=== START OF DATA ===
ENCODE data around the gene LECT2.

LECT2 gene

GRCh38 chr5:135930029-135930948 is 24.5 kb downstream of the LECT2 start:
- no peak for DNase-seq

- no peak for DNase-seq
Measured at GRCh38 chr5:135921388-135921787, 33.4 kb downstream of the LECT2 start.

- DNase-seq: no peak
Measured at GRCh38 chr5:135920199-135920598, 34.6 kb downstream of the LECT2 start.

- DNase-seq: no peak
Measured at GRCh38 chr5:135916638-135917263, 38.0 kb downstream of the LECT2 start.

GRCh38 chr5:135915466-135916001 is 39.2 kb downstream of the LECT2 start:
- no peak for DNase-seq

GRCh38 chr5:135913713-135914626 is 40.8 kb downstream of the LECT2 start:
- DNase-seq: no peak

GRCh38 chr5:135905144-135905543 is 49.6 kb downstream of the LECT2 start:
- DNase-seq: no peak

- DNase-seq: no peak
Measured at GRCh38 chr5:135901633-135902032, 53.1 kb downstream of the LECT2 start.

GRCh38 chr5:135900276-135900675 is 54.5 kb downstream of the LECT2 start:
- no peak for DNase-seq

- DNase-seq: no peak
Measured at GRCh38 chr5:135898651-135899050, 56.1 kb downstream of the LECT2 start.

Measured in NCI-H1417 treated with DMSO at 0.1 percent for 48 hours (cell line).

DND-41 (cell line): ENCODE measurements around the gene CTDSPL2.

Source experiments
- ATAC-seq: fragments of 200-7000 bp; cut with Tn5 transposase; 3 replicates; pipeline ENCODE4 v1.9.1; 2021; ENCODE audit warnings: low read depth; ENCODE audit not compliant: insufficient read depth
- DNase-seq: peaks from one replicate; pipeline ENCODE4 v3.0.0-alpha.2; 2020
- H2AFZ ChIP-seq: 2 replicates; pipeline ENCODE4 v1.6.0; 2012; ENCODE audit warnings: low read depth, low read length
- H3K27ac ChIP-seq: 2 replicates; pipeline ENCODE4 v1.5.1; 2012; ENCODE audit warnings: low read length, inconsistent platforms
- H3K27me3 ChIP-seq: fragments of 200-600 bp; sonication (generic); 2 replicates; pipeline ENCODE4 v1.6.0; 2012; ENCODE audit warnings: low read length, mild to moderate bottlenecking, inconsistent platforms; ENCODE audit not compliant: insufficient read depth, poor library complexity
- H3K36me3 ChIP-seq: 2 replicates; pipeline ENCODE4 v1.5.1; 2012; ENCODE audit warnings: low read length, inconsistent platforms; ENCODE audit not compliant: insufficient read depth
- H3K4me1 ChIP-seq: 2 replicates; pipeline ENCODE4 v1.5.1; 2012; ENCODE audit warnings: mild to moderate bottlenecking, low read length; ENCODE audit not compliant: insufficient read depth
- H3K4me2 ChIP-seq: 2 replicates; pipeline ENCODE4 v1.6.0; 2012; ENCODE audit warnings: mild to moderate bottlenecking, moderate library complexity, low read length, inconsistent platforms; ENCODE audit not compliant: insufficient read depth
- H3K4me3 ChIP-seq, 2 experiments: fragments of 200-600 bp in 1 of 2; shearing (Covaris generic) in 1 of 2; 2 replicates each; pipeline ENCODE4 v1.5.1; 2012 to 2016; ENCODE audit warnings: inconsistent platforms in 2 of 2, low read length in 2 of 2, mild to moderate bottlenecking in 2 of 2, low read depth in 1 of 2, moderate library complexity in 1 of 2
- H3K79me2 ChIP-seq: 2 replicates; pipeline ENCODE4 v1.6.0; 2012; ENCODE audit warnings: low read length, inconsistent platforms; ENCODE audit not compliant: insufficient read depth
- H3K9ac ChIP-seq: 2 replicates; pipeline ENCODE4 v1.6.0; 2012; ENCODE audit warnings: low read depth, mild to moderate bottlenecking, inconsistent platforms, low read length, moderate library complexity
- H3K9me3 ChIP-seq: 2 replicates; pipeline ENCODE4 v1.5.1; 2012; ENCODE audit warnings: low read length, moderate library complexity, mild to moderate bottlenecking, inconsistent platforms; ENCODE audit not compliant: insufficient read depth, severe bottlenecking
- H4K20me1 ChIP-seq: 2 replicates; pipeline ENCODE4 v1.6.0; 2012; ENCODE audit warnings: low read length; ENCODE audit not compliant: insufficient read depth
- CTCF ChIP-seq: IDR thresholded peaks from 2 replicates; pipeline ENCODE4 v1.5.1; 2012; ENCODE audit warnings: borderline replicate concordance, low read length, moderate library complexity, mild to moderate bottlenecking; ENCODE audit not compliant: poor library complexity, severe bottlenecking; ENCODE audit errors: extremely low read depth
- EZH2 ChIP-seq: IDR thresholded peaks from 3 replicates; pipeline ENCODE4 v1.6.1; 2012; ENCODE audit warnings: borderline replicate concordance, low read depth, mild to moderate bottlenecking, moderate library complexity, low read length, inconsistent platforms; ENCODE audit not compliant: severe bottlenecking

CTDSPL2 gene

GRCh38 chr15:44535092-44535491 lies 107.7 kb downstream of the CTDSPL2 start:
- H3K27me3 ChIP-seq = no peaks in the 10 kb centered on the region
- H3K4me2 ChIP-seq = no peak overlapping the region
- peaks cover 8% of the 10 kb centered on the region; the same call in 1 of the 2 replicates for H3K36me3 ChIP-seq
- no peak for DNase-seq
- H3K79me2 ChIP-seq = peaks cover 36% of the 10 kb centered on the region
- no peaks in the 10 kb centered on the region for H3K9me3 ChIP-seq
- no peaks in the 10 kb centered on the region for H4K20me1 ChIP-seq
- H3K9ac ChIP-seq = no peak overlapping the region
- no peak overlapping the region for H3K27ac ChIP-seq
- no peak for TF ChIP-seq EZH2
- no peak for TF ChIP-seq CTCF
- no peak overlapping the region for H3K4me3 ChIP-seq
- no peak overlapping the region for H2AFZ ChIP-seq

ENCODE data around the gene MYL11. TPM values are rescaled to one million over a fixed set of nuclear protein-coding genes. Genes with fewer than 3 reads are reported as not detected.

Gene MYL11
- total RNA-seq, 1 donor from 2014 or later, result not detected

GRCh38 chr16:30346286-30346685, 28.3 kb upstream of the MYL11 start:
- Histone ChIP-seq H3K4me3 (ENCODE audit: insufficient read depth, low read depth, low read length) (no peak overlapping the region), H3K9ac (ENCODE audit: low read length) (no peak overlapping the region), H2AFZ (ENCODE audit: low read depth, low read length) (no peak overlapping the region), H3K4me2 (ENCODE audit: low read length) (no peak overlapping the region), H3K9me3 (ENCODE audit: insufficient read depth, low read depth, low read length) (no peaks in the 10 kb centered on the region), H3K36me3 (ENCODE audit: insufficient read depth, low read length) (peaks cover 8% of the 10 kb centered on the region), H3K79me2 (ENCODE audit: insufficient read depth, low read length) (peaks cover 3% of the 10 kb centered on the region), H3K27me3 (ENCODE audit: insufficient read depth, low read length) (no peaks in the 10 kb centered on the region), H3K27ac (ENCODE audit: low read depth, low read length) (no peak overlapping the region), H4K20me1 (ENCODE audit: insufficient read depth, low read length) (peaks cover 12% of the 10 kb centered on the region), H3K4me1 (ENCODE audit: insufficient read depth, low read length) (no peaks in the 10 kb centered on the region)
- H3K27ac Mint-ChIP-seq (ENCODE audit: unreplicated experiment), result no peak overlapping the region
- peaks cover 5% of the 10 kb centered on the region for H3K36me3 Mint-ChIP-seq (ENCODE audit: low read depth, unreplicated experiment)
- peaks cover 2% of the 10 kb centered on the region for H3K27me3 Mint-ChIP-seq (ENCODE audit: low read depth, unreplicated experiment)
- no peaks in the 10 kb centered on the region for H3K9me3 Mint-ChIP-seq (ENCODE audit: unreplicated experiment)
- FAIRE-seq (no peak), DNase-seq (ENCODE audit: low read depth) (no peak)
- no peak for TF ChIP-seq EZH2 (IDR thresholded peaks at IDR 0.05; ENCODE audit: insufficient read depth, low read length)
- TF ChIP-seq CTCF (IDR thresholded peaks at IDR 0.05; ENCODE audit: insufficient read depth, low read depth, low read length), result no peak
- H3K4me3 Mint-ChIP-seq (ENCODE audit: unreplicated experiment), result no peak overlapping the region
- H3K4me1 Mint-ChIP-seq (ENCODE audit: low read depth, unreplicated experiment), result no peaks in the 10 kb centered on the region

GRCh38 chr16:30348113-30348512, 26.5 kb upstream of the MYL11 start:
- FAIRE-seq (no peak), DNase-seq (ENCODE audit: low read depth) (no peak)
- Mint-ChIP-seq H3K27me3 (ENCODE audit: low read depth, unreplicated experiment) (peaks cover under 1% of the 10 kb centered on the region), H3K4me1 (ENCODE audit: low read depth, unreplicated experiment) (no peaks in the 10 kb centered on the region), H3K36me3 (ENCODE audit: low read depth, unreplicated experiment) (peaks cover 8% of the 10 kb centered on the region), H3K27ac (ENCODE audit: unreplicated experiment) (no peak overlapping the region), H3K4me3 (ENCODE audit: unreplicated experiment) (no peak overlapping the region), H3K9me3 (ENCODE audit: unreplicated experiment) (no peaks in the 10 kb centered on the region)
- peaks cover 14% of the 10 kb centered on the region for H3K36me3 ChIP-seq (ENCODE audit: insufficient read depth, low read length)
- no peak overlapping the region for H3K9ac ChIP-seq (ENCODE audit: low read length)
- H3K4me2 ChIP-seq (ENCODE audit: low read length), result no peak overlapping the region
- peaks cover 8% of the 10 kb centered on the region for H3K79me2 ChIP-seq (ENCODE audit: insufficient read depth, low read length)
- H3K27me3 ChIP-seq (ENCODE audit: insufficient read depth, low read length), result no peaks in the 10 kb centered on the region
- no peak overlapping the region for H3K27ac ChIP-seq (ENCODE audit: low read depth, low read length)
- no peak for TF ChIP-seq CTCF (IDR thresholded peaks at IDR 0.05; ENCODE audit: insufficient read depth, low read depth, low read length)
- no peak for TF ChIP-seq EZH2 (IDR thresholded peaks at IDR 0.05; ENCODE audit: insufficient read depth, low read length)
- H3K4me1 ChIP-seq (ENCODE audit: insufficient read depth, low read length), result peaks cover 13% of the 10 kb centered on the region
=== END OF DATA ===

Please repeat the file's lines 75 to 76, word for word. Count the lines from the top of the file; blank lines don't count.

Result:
- H3K4me2 ChIP-seq (ENCODE audit: low read length), result no peak overlapping the region
- peaks cover 8% of the 10 kb centered on the region for H3K79me2 ChIP-seq (ENCODE audit: insufficient read depth, low read length)